J Womack

The honor of the Queen’s regiment was upheld, as they trounced the Texicans in a rough-but-clean match. The star of the game was Private Regan King. He scored three tries in the match. On the second, King received a dropkick from fellow Welshman Nigel Davies after a lineout. With only two yards to cross the tryline, King scored easily. The final score was 38 to 10 in favor of the 63rd. The Texican players, honest sporting lads, hosted the men of the Regimental team to a round of beers at the local afterwards, which led to an impromptu rematch in the street outside!

63rd Foot Trounces Texicans
The Blues celebrate victory!
Photo courtesy brigadegames.com. Miniatures by Robert N. Charrette.

Leading up to the celebrations of the independence of their nation from Mexico, the Texican Legation’s troops challenged HM 63rd Reg’t. to a game of
J Womack

Verne’s Armory Quarterly
Black Smoke Projector
Yet another fiendish creation of Doctor Otto Maton, the black smoke projector was originally developed to please the Emperor of Nippon while Maton sought refuge from the European powers in that remote island nation. According to confidential sources, Maton has developed and improved upon his original devilish design since escaping to Mars. How it Works: The bell-shaped focusing array at the end of the weapon’s barrel creates a capsule of rapidly degenerating ions which surrounds and compresses a thick, black , gaseous vapor. These ions deteriorate in a predictable manner unless they strike an object that is in contact with the ground, at which time they all instantly discharge their electrical potential through whatever it was they struck. Range to target is set by the focusing array. For longer range shots, the array creates a thicker layer of ions, and a thinner layer for shorter shots. Once the ions degenerate totally or are discharged as described above, the vapor encased within the capsule is released. An opaque black cloud bursts forth, approximately 30 or 35 yards in diameter. The cloud is Matoxin, a potent nerve toxin that kills within seconds of exposure. Matoxin takes effect when inhaled, ingested, or absorbed through moist tissue (eyes, nose, et cetera) and even skin if left in extended contact. Defensive Measures: Goggles and some sort of breathing filters are sufficient for protection during short periods of exposure to Matoxin. Gun crewmen and others expecting

“The cloud is Matoxin, a potent nerve toxin... “
extended contact with Matoxin typically wear more complete methods of protection, including heavy gloves, respirators and thick, head-to-toe clothing. History: The Empire of Nippon has used the black smoke projector on three occasions during their conquest of the Kingdom of Korea. The Nipponese also had a group of specially equipped troops who operated within the cloud of Matoxin with special protective gear. These troops, known as Smoke Stalkers, had an intense demoralizing effect on the poorly equipped and trained Koreans.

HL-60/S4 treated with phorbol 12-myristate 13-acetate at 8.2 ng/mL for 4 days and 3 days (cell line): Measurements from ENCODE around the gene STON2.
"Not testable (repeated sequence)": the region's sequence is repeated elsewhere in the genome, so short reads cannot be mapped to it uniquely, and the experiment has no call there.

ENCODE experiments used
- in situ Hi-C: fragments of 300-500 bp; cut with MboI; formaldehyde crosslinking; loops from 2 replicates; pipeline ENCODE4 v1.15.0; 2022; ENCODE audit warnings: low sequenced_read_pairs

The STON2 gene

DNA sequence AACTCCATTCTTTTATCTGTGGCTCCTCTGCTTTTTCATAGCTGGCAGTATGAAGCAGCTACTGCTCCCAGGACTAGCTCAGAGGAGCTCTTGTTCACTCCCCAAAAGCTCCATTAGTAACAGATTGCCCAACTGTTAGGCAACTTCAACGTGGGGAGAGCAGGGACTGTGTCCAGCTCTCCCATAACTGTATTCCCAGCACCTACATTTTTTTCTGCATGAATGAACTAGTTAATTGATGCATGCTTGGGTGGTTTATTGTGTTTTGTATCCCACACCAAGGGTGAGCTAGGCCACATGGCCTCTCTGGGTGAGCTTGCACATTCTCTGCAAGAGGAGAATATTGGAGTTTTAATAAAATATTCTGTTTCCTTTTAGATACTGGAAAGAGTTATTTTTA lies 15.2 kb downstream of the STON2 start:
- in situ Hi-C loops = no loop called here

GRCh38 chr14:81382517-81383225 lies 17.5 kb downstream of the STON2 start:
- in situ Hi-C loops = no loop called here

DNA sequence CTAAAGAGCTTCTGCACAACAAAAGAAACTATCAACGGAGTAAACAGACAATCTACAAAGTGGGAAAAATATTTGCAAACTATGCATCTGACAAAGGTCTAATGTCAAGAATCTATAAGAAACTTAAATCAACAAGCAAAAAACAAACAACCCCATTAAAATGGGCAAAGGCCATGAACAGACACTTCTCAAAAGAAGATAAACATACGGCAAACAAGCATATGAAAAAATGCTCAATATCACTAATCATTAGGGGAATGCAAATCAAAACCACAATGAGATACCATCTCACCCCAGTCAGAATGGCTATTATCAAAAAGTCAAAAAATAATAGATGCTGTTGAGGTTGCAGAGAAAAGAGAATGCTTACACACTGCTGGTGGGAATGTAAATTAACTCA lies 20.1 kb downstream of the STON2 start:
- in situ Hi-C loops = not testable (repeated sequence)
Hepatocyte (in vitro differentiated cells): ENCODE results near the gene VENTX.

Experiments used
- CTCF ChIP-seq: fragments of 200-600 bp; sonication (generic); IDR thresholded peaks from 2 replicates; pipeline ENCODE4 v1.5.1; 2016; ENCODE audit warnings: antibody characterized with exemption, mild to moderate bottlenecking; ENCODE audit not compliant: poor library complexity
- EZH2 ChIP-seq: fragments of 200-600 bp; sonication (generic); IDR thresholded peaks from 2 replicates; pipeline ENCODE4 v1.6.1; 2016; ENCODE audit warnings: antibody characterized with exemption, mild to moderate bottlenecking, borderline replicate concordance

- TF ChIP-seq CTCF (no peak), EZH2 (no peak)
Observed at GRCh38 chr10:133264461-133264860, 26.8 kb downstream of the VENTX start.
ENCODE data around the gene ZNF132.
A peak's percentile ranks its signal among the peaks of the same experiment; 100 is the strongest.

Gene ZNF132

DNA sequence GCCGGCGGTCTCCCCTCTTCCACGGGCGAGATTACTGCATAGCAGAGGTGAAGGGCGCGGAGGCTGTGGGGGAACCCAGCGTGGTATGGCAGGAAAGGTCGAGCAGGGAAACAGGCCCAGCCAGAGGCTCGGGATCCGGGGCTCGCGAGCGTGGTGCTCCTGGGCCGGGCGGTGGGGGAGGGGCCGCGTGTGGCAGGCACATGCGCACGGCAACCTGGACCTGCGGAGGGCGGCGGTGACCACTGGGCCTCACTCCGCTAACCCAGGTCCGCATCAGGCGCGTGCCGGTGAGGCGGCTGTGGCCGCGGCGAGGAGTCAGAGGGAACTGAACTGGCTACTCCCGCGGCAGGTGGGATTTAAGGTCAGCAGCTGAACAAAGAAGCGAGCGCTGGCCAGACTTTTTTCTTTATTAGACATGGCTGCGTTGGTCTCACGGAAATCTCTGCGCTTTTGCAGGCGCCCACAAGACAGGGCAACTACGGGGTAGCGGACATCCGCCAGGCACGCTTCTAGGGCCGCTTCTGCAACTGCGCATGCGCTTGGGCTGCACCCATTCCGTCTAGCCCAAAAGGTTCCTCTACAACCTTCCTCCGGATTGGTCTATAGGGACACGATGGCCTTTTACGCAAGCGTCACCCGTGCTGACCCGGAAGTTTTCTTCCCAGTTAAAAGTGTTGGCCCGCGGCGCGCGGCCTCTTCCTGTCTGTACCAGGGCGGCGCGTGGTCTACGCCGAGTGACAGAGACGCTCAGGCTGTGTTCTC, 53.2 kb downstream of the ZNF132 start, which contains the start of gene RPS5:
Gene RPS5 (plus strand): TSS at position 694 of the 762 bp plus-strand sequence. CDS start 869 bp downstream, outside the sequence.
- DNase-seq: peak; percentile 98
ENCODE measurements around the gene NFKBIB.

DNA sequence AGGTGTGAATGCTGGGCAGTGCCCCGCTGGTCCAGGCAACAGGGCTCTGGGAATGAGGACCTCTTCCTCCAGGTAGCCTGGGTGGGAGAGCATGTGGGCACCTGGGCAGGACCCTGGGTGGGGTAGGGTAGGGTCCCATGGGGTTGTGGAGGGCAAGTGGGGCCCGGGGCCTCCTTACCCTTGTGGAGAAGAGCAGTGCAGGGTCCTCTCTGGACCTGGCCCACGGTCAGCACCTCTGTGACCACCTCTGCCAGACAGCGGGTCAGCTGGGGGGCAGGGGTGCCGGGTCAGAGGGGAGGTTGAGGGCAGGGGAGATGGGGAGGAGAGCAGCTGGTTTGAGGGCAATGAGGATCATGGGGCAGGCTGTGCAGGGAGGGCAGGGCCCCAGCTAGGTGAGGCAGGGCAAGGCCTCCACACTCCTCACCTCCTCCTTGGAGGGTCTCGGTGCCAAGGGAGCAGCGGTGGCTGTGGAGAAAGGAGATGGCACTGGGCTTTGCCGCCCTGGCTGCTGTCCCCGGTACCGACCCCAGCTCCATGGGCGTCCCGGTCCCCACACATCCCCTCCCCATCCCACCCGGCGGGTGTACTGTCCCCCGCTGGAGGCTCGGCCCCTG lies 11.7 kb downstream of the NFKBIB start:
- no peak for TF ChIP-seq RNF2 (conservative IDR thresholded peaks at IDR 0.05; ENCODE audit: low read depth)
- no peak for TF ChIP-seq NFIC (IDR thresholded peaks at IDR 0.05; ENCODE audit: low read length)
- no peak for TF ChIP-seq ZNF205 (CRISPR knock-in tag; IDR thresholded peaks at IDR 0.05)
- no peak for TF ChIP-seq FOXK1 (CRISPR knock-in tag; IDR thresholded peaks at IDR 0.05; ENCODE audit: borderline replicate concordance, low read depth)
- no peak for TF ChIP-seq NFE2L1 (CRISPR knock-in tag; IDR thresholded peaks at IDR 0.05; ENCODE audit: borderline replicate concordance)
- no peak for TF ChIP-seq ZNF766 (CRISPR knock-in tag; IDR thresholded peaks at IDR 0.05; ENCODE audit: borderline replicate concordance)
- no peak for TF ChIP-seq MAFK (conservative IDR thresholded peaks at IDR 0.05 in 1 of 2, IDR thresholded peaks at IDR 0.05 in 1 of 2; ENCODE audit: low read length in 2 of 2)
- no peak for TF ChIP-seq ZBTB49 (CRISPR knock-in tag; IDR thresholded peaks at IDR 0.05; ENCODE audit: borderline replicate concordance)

Maton’s Minions firing a smoke projector.

Game Effects:
[GASLIGHT] Range SRM ROF Radius Reload?






No Saving Roll. Minimal protective gear (which increases the point cost of troops by 1 each) will preserve models in the blast radius for 1 turn. Extreme protective gear, such as that worn by Masked Minions, Smoke Stalkers, Æthermarines, etc., will preserve models indefinitely in the smoke. Such gear costs an additional 2 points per model. A cloud of black smoke lasts until a die roll of 15+, made at each subsequent activation of the gun. The cloud blocks line of sight.

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J Womack

Clive’s Register of Prominent Persons:

Early Life Lord Sir Gerald Blythingham, KCB, First Earl of Mons Olympus, began his rise to the viceregal throne began at the family seat in rural Hertfordshire. Blythingham’s greatgrandfather had made a mint of money in the American slave trade in the last century, and purchased both an estate and respectability for his son and heir, Gerald’s grandfather. As a boy, Gerald enjoyed the outdoors and often played at soldiers with his three elder brothers. His mother’s favorite, Gerald’s future was troubling for his father. As the brothers grew up and went off to find suitable careers in the Army, Navy and Church, young Gerald was sent to Rugby, where, despite a talent for languages and sport, he was, academically speaking, rather disappointing. After managing to squeak out a diploma, Gerald attended university at Cambridge. His talent for learning languages helped young Blythingham to gain respectable grades in his degree field, and he left Cambridge able to converse fluently in no less than six languages. Gerald’s father determined that the place to put his youngest son was in the Foreign Office, where he could usefully work for the Empire as a translator and minor diplomatic functionary. Gerald proved a crafty bureaucratic manipulator, however, and rose to a position of prominence following his involvement in the Bongolesian Crisis of 1862.